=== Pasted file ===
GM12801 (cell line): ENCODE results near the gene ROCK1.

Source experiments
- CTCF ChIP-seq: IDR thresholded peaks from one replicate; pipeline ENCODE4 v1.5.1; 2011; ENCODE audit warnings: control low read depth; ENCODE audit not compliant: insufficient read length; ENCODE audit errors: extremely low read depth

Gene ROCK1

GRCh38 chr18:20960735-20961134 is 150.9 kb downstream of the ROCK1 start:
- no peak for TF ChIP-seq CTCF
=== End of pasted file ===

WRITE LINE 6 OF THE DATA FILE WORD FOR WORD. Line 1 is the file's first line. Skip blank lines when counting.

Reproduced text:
- no peak for TF ChIP-seq CTCF